The way you present to potential clients will be determined by who you’re talking to. Are they the type of client that will love that you’re a one man show and that they’ll be your only client or will they see that as a weakness and not who they want to be involved with? If it’s the latter, make yourself larger than life during the presentation. If they like the smaller aspect of your business, keep the conversation very candid and personal. Understand the company’s pain-points and what they need and see if you can address that need. If so, make sure they know why are you different from others who have or will approach them.
Tip: Once you know how much your time/knowledge is worth, don’t negotiate it down just because you’re new. Stand by what you are worth. If you need to justify the number, fine, but don’t negotiate down because you haven’t taken the time to discern what you’re really worth.

Why don’t people start?

The first and most common reason is fear: fear of rejection, fear of failure, fear of not knowing how to move forward when challenged. When you’re in the exam room, you’re in control. To be able to step away from that safe space is hard and scary, but it pays off tremendously in the end. As humans, we are creatures of habit that tend to go back to what we know when things get hard. That often results in us hitting a wall and stopping instead of breaking right through it. You will hit pitfalls, you will fail, but don’t be discouraged. Keep moving forward and be consistent. You’ll reach something great if you do.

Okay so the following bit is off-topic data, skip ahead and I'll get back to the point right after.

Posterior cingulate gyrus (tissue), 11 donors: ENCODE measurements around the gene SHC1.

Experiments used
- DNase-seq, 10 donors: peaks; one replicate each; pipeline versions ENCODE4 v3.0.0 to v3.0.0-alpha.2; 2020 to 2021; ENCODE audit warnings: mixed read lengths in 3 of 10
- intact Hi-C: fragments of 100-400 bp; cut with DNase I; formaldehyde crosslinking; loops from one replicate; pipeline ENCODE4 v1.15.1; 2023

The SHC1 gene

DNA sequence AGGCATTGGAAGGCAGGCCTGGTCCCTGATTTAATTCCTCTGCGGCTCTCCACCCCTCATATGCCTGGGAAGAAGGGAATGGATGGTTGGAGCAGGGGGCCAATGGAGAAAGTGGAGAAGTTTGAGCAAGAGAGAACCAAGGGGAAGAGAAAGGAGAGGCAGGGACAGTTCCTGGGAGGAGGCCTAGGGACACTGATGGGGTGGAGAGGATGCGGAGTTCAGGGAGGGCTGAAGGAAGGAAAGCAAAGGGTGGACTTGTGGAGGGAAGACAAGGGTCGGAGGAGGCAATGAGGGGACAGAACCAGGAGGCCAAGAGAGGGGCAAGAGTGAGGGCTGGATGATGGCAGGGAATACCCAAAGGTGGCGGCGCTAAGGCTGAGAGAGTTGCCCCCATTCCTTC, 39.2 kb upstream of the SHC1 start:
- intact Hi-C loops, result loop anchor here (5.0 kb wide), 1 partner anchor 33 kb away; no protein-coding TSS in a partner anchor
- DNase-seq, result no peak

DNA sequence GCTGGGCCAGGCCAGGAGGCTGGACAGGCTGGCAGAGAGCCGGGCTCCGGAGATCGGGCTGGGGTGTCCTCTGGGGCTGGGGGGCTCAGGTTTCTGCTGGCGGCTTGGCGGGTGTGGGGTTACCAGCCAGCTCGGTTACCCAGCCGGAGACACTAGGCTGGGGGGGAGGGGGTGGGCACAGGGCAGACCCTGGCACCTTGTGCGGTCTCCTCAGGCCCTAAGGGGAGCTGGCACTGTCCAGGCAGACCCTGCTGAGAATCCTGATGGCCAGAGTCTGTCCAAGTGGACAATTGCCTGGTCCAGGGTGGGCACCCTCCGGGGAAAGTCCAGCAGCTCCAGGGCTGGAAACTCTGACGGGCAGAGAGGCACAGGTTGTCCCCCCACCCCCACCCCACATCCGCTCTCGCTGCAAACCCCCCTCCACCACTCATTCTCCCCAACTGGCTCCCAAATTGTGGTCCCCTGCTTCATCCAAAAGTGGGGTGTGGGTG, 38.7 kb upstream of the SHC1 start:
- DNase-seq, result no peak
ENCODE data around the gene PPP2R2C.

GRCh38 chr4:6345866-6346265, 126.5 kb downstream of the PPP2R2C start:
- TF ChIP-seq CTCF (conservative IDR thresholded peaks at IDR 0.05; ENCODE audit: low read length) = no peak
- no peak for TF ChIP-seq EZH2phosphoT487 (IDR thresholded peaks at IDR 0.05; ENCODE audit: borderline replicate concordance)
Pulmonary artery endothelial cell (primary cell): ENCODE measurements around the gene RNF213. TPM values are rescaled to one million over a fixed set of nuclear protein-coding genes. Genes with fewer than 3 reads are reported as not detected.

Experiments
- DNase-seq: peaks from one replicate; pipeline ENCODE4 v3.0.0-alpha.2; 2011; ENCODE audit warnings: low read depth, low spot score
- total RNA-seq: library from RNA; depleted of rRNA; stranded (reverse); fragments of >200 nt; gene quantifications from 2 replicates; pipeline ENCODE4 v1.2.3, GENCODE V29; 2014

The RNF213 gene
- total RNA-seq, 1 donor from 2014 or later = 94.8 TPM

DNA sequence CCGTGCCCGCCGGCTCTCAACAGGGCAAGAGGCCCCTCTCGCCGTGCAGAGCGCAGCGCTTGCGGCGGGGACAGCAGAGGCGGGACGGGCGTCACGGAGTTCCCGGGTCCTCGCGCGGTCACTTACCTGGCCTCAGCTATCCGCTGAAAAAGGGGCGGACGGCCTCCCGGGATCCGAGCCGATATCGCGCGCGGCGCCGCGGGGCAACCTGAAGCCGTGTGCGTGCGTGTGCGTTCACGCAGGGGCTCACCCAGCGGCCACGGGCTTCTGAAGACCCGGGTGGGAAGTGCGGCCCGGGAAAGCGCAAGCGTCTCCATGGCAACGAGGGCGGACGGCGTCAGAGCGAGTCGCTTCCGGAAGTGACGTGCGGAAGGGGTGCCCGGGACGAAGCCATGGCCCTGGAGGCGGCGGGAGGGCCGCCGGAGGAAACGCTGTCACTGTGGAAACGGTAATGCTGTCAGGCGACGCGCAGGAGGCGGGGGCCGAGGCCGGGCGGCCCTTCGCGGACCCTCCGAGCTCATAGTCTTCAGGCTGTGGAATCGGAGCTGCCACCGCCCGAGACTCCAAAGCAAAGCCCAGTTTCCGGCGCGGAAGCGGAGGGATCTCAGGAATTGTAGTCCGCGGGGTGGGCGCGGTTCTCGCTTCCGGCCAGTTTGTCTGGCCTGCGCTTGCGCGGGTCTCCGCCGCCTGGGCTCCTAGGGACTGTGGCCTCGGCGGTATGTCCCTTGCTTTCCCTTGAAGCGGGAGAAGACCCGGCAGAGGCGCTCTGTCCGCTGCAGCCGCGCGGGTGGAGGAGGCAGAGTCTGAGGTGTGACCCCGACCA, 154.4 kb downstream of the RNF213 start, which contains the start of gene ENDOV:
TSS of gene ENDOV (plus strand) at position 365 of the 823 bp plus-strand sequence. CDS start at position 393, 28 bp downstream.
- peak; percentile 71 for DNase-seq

Another roadblock many face when trying to branch out is that they don't understand the importance of creating a minimum viable product. People don’t want to launch a product that isn't perfect product. You can't wait for that! No one cares if your goods or services are perfect at first — start with a small group of reliable test subjects and get real feedback on your rough product. Then, you'll have the opportunity to clean it up. Too many people wait for something to be perfect before they launch and end up waiting forever.
Once you have a product that you're ready to launch (remember, it WON’T be a perfect product), find someone who says yes and buys into your idea. Then build upon that through word of mouth. Start with one win, and go from there.
Remember: When you’re out of your comfort zone, adrenaline goes up and you think more clearly and grow because you’re hungry. Faith is spelled R I S K. If you have faith in yourself, you have to take risks.

What books would our panelists recommend to those thinking about branching out of clinical care?

  1. Emotional Intelligence 2.0 by Travis Bradberry and Jean Greaves
  2. Lean Start Up by Eric Ries
  3. Crossing the Chasm by Geoffrey A. Moore
  4. Think and Grow Rich by Napoleon Hill
  5. As a Man Thinketh by James Allen
Tip: YouTube videos and online blogs are great too.